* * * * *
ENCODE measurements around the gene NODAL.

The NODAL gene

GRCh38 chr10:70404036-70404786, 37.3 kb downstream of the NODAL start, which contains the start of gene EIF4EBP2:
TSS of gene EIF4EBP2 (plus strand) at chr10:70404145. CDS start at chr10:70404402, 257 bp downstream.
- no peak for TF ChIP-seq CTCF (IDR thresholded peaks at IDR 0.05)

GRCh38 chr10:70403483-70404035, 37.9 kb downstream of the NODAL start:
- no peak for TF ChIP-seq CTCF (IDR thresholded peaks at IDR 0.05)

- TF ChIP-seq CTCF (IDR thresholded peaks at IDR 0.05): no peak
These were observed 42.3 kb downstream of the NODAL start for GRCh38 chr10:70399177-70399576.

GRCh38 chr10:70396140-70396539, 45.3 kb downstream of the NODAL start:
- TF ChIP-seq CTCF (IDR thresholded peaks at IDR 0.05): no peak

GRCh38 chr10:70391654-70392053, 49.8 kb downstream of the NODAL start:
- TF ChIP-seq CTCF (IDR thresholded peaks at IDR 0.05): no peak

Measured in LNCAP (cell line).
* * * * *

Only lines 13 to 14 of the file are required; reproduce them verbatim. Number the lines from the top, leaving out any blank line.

- TF ChIP-seq CTCF (IDR thresholded peaks at IDR 0.05): no peak

Measured in LNCAP (cell line).